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Graduate Training

U-M History prioritizes academic excellence, encourages a team-based approach to graduate training, and maintains a strong commitment to pedagogy. Our career diversity initiative adapts U-M History’s pedagogical skills training model to help students develop expertise that will be valuable in any career context.

Traditional doctoral training in history has long been organized around research as a solo endeavor. While individual research, personal visits to the archive, and singular primary source analysis will always be a core part of historical methodology, many historians have increasingly turned to team-based research efforts. Both inside and outside the academy, historians work in interdisciplinary spaces, partnering with experts from other fields in collaborative enterprises in public policy, think tanks, and non-profits. Moreover, to meet the increasing demand for historical scholarship, historians must practice communicating to new and often public audiences. Our curriculum reflects a growing capacity to train PhDs for success in collaborative enterprises and publicly engaged research.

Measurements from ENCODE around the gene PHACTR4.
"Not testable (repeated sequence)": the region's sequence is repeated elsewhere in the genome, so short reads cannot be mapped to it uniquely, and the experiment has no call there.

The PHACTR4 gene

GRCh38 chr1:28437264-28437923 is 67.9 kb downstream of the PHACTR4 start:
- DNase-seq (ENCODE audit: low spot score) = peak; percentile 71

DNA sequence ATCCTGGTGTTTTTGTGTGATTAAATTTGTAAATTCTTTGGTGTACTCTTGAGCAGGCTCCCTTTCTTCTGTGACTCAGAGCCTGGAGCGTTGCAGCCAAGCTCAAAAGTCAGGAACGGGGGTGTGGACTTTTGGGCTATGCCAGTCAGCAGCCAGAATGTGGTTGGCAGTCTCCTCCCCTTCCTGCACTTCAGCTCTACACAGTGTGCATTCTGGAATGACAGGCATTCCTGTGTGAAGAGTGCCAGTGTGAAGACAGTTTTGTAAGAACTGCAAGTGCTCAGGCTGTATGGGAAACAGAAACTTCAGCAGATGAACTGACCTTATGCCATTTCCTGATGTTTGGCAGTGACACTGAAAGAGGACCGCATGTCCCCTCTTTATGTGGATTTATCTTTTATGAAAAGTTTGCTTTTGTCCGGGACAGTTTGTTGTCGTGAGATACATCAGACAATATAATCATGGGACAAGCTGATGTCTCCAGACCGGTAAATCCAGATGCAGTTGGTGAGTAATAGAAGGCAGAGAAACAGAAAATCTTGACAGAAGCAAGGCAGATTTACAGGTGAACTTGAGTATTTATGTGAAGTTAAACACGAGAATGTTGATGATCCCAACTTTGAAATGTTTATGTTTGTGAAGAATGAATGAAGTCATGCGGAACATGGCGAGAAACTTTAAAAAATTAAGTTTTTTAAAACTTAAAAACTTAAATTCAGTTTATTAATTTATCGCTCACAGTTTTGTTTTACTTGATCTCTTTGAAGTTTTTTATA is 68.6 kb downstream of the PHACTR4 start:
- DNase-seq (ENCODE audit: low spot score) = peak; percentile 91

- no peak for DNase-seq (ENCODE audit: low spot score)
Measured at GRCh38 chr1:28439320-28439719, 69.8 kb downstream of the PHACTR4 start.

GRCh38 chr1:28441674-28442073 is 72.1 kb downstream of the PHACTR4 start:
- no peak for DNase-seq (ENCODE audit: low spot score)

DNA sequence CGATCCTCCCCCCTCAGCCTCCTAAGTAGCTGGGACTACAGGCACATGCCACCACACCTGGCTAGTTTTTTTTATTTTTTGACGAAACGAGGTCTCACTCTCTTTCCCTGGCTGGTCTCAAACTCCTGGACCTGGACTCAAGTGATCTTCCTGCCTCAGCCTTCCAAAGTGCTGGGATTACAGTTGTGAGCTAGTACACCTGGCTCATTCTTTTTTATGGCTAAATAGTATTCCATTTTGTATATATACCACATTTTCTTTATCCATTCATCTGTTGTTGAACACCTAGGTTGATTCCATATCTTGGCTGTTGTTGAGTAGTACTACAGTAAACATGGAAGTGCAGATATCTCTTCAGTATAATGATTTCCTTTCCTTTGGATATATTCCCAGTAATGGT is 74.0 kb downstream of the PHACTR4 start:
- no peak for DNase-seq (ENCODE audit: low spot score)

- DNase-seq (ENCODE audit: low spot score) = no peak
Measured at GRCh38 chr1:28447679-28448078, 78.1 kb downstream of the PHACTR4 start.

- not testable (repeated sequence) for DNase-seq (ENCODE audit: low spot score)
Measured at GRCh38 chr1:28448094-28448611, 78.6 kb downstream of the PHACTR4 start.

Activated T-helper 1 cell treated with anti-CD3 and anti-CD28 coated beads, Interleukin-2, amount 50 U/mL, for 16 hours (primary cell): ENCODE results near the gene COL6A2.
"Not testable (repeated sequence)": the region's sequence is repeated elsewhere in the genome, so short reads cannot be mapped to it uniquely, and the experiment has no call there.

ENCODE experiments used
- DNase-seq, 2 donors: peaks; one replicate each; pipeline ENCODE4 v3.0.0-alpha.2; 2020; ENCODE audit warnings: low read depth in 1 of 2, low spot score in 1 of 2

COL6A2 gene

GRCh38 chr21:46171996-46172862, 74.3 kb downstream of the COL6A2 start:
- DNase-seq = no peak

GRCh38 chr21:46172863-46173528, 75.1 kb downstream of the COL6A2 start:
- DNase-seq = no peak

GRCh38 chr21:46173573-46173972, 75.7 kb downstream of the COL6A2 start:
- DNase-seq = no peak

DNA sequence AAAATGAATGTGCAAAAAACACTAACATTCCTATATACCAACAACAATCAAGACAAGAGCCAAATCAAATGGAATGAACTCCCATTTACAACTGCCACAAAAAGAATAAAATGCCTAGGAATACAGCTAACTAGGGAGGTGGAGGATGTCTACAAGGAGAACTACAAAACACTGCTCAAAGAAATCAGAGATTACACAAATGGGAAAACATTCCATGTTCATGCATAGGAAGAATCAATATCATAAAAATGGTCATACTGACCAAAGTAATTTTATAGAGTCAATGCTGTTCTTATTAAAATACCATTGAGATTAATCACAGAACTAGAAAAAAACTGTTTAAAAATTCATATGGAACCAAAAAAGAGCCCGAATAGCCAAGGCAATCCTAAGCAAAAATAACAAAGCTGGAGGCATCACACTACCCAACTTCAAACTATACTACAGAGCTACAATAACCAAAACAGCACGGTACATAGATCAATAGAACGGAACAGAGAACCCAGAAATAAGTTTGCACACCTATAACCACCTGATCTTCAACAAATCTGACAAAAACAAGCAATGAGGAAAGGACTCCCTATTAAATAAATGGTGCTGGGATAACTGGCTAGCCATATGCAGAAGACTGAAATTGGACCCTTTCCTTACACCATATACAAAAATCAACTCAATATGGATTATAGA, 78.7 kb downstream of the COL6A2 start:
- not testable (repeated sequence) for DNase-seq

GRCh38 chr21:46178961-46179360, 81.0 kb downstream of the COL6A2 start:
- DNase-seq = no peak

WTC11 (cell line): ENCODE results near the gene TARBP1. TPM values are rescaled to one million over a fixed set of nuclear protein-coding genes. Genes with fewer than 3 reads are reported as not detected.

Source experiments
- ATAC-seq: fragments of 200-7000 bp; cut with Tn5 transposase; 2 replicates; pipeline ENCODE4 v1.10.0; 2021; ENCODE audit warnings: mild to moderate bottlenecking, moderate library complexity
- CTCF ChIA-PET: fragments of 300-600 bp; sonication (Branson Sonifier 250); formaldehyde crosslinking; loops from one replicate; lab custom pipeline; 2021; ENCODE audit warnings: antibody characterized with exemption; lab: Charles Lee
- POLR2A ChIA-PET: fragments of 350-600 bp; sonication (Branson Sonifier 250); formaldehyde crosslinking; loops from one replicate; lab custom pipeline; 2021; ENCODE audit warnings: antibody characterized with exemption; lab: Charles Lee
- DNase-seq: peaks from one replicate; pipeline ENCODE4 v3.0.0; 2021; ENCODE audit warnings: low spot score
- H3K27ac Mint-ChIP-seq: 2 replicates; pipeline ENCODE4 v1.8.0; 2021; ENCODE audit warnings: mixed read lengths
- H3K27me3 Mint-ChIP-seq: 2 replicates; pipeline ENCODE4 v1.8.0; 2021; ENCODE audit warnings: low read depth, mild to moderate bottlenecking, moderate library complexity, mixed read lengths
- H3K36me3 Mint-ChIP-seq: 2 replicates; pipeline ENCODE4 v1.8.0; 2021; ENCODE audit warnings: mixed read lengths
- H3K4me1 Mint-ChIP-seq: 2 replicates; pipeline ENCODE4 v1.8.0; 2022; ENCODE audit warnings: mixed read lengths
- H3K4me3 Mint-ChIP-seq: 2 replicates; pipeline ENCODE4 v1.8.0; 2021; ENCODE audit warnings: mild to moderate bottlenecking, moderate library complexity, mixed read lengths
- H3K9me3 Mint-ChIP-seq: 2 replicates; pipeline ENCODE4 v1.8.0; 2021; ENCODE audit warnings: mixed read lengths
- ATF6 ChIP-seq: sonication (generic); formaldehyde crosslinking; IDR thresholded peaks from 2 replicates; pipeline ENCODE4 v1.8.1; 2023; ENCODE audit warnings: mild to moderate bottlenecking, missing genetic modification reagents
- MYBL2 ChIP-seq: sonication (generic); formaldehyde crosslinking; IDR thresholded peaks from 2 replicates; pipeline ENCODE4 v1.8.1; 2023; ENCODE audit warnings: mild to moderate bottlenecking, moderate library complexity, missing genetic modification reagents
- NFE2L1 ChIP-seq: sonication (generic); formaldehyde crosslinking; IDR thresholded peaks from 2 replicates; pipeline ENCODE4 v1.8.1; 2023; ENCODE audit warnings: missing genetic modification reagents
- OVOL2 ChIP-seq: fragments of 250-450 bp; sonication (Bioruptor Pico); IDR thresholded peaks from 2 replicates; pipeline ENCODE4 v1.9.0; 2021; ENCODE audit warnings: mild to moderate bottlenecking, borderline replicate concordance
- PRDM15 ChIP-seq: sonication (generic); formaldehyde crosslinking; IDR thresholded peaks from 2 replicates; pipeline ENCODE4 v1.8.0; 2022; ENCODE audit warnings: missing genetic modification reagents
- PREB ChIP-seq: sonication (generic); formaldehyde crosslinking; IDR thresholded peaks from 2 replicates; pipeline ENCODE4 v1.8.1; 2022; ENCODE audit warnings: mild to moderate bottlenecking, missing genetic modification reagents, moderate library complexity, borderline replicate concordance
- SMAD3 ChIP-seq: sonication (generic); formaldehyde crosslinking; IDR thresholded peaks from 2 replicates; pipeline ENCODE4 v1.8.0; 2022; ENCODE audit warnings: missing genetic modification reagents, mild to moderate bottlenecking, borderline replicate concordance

Graduate students can pursue career diversity training in the History 717 seminar and other seminars with career diversified assignments.